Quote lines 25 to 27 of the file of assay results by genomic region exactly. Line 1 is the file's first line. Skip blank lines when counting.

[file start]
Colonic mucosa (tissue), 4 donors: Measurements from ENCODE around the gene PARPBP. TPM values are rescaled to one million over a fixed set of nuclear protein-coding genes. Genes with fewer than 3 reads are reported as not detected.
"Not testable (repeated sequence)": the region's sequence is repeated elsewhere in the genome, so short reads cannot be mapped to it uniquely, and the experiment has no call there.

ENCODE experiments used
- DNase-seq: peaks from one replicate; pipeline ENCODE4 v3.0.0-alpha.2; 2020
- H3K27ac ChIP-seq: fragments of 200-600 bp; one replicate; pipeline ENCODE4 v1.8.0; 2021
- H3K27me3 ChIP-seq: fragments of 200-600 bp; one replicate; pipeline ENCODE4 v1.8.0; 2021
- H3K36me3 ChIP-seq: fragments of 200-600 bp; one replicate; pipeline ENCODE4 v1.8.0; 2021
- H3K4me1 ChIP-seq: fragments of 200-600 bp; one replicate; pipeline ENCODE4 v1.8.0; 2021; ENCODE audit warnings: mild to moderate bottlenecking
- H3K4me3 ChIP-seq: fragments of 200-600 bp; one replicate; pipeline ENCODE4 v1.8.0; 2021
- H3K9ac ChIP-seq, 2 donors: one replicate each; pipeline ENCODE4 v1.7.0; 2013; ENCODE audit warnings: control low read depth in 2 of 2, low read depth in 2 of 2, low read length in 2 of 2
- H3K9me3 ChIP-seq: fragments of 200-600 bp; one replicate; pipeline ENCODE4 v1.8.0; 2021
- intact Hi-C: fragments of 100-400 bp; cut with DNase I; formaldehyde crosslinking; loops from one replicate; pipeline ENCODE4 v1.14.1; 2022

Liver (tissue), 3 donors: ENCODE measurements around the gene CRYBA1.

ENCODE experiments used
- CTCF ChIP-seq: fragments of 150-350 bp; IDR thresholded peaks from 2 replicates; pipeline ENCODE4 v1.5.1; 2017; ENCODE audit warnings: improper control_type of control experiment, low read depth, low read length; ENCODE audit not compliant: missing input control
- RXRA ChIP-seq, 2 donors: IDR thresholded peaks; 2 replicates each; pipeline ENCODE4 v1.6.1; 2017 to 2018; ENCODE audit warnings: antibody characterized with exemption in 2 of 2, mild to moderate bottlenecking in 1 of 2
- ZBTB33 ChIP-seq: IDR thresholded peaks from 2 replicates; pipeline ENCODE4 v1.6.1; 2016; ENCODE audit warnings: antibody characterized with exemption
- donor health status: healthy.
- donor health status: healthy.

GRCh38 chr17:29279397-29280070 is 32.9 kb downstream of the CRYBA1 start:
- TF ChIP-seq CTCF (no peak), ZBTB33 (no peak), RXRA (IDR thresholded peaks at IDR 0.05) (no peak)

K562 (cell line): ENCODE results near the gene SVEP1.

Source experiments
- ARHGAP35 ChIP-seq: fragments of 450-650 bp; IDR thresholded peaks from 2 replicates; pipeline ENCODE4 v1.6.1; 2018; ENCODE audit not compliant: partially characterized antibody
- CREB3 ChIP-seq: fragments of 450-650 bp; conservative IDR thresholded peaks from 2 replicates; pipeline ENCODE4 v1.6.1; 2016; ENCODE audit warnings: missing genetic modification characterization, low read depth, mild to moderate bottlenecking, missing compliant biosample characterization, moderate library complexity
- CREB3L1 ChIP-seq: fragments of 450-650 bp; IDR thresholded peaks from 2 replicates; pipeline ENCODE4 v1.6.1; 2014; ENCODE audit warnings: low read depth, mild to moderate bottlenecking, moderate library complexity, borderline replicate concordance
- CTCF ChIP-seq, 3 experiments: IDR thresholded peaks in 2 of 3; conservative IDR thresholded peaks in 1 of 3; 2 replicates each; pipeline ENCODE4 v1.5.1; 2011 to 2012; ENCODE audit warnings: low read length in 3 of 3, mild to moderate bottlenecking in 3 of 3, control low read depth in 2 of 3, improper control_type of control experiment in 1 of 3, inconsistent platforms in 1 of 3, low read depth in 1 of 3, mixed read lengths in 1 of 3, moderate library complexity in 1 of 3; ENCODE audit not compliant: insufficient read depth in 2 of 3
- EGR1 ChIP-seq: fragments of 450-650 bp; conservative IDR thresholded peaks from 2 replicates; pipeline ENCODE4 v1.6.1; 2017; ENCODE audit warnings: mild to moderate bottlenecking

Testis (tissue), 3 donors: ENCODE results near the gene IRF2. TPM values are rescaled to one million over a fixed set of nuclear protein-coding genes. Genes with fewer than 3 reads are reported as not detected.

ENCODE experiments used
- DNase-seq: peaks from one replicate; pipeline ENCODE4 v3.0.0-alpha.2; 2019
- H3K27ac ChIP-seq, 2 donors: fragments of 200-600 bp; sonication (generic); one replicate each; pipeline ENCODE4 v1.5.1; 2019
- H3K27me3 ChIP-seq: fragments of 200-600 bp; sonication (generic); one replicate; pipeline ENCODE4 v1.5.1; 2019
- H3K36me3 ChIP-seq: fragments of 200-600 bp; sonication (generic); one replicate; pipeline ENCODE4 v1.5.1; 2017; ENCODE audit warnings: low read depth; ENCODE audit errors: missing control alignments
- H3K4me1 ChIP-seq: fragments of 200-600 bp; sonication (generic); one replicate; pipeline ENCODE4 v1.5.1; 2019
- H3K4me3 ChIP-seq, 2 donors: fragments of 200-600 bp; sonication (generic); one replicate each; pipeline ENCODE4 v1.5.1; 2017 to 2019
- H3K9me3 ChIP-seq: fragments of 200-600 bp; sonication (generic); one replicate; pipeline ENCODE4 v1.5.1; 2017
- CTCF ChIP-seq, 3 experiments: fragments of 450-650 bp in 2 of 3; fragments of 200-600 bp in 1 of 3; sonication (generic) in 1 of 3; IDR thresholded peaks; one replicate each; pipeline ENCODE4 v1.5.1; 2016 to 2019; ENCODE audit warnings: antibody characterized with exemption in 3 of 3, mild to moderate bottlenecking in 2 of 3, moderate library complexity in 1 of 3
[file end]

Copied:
- CREB3 ChIP-seq: fragments of 450-650 bp; conservative IDR thresholded peaks from 2 replicates; pipeline ENCODE4 v1.6.1; 2016; ENCODE audit warnings: missing genetic modification characterization, low read depth, mild to moderate bottlenecking, missing compliant biosample characterization, moderate library complexity
- CREB3L1 ChIP-seq: fragments of 450-650 bp; IDR thresholded peaks from 2 replicates; pipeline ENCODE4 v1.6.1; 2014; ENCODE audit warnings: low read depth, mild to moderate bottlenecking, moderate library complexity, borderline replicate concordance
- CTCF ChIP-seq, 3 experiments: IDR thresholded peaks in 2 of 3; conservative IDR thresholded peaks in 1 of 3; 2 replicates each; pipeline ENCODE4 v1.5.1; 2011 to 2012; ENCODE audit warnings: low read length in 3 of 3, mild to moderate bottlenecking in 3 of 3, control low read depth in 2 of 3, improper control_type of control experiment in 1 of 3, inconsistent platforms in 1 of 3, low read depth in 1 of 3, mixed read lengths in 1 of 3, moderate library complexity in 1 of 3; ENCODE audit not compliant: insufficient read depth in 2 of 3